It's never too late to take steps to prevent a heart attack — even if you've already had one. Taking medications can reduce your risk of a subsequent heart attack and help your damaged heart function better. Lifestyle factors also play a critical role in heart attack prevention and recovery.
Doctors typically prescribe drug therapy for people who've had a heart attack or who are at high risk of having one. Medications that help the heart function more effectively or reduce heart attack risk may include:
Blood-thinning medications. Aspirin makes your blood platelets less "sticky" and likely to clot. Doctors recommend an aspirin dose between 81 and 325 mg daily for people who've had a heart attack unless they have had an allergic reaction to aspirin or some other serious reason not to take it. If your doctor hasn't recommended that you take a daily aspirin, check with your doctor to find out why.
Doctors may prescribe aspirin and an anti-clotting drug, such as clopidogrel (Plavix), for people undergoing an angioplasty or stent procedure to open narrowed coronary arteries, both before and after the procedure.
If you're already taking aspirin due to a previous heart attack or to help prevent a heart attack, be aware that taking these blood thinners and ibuprofen (Advil, Motrin IB, others) at the same time may increase the risk of gastrointestinal problems and may interfere with the heart benefits of aspirin. If you need to take a pain-relieving medication for certain conditions, such as arthritis, discuss with your doctor which pain reliever is best for you.
- Beta blockers. These drugs lower your heart rate and blood pressure, reducing demand on your heart and helping to prevent further heart attacks. But, these medications can't be given to people with asthma, slow heart rates, low blood pressure or heart failure.
- Angiotensin-converting enzyme (ACE) inhibitors. Doctors prescribe ACE inhibitors for most people after heart attacks, especially for those who have had a moderate to severe heart attack that has reduced the heart's pumping capacity. These drugs allow blood to flow from your heart more easily.
- Cholesterol-lowering medications. Medications called statins can help lower your levels of unwanted blood cholesterol. Many people who've had a heart attack take cholesterol-lowering medications to help lower the risk of a subsequent heart attack.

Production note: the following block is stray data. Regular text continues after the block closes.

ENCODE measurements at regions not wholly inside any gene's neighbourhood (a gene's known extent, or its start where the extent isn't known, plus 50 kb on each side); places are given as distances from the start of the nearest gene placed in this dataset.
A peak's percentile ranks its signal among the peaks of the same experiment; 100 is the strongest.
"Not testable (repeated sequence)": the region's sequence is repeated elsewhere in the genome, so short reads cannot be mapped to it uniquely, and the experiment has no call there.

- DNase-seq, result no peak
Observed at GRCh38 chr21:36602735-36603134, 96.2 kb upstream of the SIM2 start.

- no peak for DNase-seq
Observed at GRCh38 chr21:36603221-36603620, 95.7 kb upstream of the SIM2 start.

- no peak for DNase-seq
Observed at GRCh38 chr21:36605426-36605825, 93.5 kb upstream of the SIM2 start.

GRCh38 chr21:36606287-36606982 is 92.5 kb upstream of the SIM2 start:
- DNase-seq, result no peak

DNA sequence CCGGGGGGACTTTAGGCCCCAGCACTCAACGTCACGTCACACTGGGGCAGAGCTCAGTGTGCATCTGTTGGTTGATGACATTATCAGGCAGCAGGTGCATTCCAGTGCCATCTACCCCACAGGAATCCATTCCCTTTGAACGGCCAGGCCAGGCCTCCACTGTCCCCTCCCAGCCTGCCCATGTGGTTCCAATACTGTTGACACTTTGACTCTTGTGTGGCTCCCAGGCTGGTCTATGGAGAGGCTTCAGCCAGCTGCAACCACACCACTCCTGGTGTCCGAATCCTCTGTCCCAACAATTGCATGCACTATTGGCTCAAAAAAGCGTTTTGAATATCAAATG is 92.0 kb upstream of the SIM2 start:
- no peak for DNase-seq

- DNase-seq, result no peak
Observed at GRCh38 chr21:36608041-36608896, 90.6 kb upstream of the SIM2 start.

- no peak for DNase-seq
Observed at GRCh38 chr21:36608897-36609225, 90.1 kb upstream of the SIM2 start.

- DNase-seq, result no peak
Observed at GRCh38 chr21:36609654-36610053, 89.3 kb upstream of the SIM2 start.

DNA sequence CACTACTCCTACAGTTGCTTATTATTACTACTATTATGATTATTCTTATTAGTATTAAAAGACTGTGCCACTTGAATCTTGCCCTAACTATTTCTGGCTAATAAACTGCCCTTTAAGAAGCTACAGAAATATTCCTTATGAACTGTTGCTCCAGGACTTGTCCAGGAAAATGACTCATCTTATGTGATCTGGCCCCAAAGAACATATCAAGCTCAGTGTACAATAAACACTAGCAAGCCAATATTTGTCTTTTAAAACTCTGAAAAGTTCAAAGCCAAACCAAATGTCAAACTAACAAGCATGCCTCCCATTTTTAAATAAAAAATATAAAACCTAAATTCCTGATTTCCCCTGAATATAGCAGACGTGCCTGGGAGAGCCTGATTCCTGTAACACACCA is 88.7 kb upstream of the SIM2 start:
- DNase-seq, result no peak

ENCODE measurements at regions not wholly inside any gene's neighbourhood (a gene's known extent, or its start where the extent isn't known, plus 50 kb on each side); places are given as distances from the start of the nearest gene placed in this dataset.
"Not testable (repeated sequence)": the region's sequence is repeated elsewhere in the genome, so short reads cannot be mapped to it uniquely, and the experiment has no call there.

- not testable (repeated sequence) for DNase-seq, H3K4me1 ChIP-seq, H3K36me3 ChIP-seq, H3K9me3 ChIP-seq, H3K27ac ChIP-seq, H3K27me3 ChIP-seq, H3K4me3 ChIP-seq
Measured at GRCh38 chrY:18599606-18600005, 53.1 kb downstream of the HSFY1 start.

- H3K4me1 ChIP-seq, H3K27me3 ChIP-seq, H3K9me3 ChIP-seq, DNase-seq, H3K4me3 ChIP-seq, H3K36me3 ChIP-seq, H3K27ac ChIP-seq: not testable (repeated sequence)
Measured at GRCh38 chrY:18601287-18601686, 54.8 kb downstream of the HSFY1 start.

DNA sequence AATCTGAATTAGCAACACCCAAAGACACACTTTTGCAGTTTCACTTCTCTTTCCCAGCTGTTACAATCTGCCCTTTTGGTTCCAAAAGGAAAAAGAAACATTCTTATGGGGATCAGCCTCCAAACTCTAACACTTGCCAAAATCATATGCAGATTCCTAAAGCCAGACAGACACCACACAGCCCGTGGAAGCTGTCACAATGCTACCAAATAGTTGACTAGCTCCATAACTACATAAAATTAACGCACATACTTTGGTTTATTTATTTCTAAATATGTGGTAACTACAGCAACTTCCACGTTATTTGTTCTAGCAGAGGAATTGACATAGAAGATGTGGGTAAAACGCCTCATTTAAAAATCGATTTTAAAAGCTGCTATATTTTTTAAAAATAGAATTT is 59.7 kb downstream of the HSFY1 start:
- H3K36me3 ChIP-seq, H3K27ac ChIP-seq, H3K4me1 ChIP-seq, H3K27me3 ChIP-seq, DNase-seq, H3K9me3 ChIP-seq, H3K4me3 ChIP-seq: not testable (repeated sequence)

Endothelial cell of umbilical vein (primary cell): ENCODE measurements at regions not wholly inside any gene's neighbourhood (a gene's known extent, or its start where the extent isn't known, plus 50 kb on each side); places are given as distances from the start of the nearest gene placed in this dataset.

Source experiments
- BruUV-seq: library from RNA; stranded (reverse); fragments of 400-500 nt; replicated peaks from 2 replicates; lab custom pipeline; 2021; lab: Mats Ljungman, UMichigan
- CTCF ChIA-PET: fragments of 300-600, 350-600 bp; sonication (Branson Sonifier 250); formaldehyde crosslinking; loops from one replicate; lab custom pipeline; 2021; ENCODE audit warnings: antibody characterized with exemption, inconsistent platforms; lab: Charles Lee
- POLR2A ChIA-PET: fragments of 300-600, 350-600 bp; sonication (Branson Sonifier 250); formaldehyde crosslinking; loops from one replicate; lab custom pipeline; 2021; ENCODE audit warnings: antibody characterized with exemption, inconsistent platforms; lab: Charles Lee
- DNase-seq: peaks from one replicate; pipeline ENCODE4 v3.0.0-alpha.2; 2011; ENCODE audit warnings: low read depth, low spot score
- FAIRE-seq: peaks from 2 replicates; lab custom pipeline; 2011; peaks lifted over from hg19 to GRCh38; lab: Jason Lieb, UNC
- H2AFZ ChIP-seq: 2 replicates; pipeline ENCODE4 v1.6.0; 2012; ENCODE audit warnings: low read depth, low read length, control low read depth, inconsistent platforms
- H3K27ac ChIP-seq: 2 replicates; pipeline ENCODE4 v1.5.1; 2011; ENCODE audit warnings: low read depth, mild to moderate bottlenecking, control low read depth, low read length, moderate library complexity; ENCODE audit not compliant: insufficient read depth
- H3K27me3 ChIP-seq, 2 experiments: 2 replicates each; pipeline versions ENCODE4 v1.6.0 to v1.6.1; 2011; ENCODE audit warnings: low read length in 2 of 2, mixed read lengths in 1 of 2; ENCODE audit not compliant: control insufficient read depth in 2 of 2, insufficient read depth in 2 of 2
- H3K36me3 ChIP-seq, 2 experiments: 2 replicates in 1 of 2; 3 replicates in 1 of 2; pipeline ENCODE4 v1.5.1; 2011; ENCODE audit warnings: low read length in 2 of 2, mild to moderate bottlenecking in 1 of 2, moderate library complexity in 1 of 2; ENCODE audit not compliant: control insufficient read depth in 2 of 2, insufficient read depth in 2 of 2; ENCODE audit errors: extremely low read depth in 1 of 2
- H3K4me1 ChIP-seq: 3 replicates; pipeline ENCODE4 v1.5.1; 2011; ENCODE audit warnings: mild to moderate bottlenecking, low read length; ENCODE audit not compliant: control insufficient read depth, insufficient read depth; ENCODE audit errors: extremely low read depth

In addition to medications, the same lifestyle changes that can help you recover from a heart attack can also help prevent future heart attacks. These include:
May. 15, 2013
- Not smoking
- Controlling certain conditions, such as high blood pressure, high cholesterol and diabetes
- Staying physically active
- Eating healthy foods
- Maintaining a healthy weight
- Reducing and managing stress
- Heart attack. National Heart, Lung, and Blood Institute. http://www.nhlbi.nih.gov/health/health-topics/topics/heartattack/printall-index.html. Accessed March 21, 2013.
- Crawford MH, ed. Current Diagnosis & Treatment: Cardiology. 3rd ed. New York, N.Y.: The McGraw-Hill Companies; 2009. http://www.accessmedicine.com/resourceTOC.aspx?resourceID=8. Accessed March 22, 2013.
- Field JM, et al. Part 1: Executive summary - 2010 American Heart Association guidelines for cardiopulmonary resuscitation and emergency cardiovascular care. Circulation. 2010;122(suppl):S640.
- Understand your risk of heart attack. American Heart Association. http://www.heart.org/HEARTORG/Conditions/HeartAttack/UnderstandYourRiskofHeartAttack/Understand-Your-Risk-of-Heart-Attack_UCM_002040_Article.jsp. Accessed March 23, 2013.
- O'Gara PT, et al. 2013 ACCF/AHA Guideline for the Management of ST-Elevation Myocardial Infarction: Executive Summary: A Report of the American College of Cardiology Foundation/American Heart Association Task Force on Practice Guidelines. Circulation. 2013;127:529.
- Reeder GS, et al. Overview of the acute management of ST elevation myocardial infarction. http://www.uptodate.com/home. Accessed March 22, 2013.
- Thygesen K, et al. Third universal definition of myocardial infarction. Circulation. 2012;126:2020.
- Stefanini GG, et al. Drug-eluting coronary-artery stents. New England Journal of Medicine. 2013;368:254.
- Alcoholic beverages and cardiovascular disease. American Heart Association. http://www.heart.org/HEARTORG/GettingHealthy/NutritionCenter/Alcoholic-Beverages-and-Cardiovascular-Disease_UCM_305864_Article.jsp. Accessed March 22, 2013.